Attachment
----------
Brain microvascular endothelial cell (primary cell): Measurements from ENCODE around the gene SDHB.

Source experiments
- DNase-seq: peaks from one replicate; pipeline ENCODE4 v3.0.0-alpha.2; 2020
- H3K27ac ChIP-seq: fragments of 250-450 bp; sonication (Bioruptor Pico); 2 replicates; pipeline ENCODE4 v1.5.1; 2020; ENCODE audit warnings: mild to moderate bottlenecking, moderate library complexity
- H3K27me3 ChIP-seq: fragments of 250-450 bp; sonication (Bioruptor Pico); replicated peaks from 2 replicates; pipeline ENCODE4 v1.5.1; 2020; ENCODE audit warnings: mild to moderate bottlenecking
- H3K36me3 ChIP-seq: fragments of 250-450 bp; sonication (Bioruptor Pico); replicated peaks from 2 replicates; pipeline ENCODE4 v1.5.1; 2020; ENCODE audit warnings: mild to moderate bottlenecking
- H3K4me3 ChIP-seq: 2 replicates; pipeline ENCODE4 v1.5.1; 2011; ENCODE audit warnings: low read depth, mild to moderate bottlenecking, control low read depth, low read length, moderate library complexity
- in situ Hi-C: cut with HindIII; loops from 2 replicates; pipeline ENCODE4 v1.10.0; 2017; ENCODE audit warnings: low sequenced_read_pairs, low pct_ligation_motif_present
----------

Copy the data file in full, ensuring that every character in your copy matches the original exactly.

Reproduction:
Brain microvascular endothelial cell (primary cell): Measurements from ENCODE around the gene SDHB.

Source experiments
- DNase-seq: peaks from one replicate; pipeline ENCODE4 v3.0.0-alpha.2; 2020
- H3K27ac ChIP-seq: fragments of 250-450 bp; sonication (Bioruptor Pico); 2 replicates; pipeline ENCODE4 v1.5.1; 2020; ENCODE audit warnings: mild to moderate bottlenecking, moderate library complexity
- H3K27me3 ChIP-seq: fragments of 250-450 bp; sonication (Bioruptor Pico); replicated peaks from 2 replicates; pipeline ENCODE4 v1.5.1; 2020; ENCODE audit warnings: mild to moderate bottlenecking
- H3K36me3 ChIP-seq: fragments of 250-450 bp; sonication (Bioruptor Pico); replicated peaks from 2 replicates; pipeline ENCODE4 v1.5.1; 2020; ENCODE audit warnings: mild to moderate bottlenecking
- H3K4me3 ChIP-seq: 2 replicates; pipeline ENCODE4 v1.5.1; 2011; ENCODE audit warnings: low read depth, mild to moderate bottlenecking, control low read depth, low read length, moderate library complexity
- in situ Hi-C: cut with HindIII; loops from 2 replicates; pipeline ENCODE4 v1.10.0; 2017; ENCODE audit warnings: low sequenced_read_pairs, low pct_ligation_motif_present